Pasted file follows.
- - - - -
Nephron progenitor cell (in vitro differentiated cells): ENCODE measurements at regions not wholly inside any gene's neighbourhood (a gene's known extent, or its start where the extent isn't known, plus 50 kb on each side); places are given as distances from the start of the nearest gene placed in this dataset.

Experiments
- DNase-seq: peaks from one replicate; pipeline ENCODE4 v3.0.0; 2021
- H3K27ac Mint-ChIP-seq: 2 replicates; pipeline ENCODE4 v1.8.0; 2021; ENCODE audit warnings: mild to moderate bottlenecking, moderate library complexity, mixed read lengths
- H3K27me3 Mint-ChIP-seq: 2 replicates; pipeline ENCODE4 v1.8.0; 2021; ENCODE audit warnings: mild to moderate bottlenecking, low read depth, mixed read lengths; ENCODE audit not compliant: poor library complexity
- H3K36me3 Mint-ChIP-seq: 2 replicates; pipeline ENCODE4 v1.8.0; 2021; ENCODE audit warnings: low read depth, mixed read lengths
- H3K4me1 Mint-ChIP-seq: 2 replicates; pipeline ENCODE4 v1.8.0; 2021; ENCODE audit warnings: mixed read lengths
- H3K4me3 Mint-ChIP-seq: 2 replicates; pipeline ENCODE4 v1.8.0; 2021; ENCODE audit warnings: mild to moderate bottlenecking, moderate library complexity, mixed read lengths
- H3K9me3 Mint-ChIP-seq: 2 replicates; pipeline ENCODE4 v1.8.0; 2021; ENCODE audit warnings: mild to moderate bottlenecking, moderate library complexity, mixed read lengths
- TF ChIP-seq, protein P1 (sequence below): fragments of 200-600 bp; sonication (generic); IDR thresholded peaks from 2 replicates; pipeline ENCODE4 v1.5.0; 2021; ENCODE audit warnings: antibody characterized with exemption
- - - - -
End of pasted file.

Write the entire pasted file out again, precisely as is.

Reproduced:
Nephron progenitor cell (in vitro differentiated cells): ENCODE measurements at regions not wholly inside any gene's neighbourhood (a gene's known extent, or its start where the extent isn't known, plus 50 kb on each side); places are given as distances from the start of the nearest gene placed in this dataset.

Experiments
- DNase-seq: peaks from one replicate; pipeline ENCODE4 v3.0.0; 2021
- H3K27ac Mint-ChIP-seq: 2 replicates; pipeline ENCODE4 v1.8.0; 2021; ENCODE audit warnings: mild to moderate bottlenecking, moderate library complexity, mixed read lengths
- H3K27me3 Mint-ChIP-seq: 2 replicates; pipeline ENCODE4 v1.8.0; 2021; ENCODE audit warnings: mild to moderate bottlenecking, low read depth, mixed read lengths; ENCODE audit not compliant: poor library complexity
- H3K36me3 Mint-ChIP-seq: 2 replicates; pipeline ENCODE4 v1.8.0; 2021; ENCODE audit warnings: low read depth, mixed read lengths
- H3K4me1 Mint-ChIP-seq: 2 replicates; pipeline ENCODE4 v1.8.0; 2021; ENCODE audit warnings: mixed read lengths
- H3K4me3 Mint-ChIP-seq: 2 replicates; pipeline ENCODE4 v1.8.0; 2021; ENCODE audit warnings: mild to moderate bottlenecking, moderate library complexity, mixed read lengths
- H3K9me3 Mint-ChIP-seq: 2 replicates; pipeline ENCODE4 v1.8.0; 2021; ENCODE audit warnings: mild to moderate bottlenecking, moderate library complexity, mixed read lengths
- TF ChIP-seq, protein P1 (sequence below): fragments of 200-600 bp; sonication (generic); IDR thresholded peaks from 2 replicates; pipeline ENCODE4 v1.5.0; 2021; ENCODE audit warnings: antibody characterized with exemption